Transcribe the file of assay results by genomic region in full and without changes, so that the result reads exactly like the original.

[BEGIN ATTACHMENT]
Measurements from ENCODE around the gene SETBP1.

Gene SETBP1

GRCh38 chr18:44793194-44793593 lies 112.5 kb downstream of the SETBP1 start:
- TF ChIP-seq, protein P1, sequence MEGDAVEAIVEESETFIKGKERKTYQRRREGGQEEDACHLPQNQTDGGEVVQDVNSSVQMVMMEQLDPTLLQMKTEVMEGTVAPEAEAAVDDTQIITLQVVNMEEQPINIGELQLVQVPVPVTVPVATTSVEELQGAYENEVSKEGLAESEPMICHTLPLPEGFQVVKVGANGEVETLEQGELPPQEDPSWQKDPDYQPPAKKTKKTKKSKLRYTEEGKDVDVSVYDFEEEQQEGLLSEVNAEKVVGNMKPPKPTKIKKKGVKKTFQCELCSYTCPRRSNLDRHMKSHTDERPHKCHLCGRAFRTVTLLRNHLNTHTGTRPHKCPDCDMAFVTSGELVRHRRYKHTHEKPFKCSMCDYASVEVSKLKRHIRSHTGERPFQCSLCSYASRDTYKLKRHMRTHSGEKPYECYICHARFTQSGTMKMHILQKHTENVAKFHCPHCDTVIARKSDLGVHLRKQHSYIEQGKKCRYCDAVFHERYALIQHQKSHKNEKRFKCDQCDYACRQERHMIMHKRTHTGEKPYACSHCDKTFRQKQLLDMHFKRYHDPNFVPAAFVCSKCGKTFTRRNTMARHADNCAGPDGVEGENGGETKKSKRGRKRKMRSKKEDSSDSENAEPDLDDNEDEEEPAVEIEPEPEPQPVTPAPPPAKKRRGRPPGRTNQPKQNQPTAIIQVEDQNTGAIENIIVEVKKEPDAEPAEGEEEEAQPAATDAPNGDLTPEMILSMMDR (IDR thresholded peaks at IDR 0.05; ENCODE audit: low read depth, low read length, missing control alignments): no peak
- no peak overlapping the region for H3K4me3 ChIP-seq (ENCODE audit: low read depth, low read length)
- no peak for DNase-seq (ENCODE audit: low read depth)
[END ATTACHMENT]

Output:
Measurements from ENCODE around the gene SETBP1.

Gene SETBP1

GRCh38 chr18:44793194-44793593 lies 112.5 kb downstream of the SETBP1 start:
- TF ChIP-seq, protein P1, sequence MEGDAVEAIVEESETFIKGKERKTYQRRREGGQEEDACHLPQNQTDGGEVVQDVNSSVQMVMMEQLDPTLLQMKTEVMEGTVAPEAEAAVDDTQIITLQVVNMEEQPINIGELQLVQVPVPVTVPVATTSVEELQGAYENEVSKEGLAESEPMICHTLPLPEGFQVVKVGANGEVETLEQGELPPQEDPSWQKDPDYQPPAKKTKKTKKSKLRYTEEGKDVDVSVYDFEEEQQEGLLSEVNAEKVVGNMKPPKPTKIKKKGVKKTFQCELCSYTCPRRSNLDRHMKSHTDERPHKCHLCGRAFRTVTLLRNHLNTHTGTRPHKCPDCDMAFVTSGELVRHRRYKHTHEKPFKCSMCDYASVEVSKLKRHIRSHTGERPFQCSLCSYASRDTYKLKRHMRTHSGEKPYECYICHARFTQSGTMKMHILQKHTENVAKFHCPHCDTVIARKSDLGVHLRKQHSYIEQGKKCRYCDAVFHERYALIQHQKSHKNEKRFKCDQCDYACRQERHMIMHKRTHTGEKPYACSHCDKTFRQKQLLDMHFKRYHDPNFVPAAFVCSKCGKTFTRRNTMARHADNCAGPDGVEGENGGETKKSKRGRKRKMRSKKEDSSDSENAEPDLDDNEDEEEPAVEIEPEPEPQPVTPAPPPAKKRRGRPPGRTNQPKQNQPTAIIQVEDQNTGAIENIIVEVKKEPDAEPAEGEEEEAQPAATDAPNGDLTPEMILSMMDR (IDR thresholded peaks at IDR 0.05; ENCODE audit: low read depth, low read length, missing control alignments): no peak
- no peak overlapping the region for H3K4me3 ChIP-seq (ENCODE audit: low read depth, low read length)
- no peak for DNase-seq (ENCODE audit: low read depth)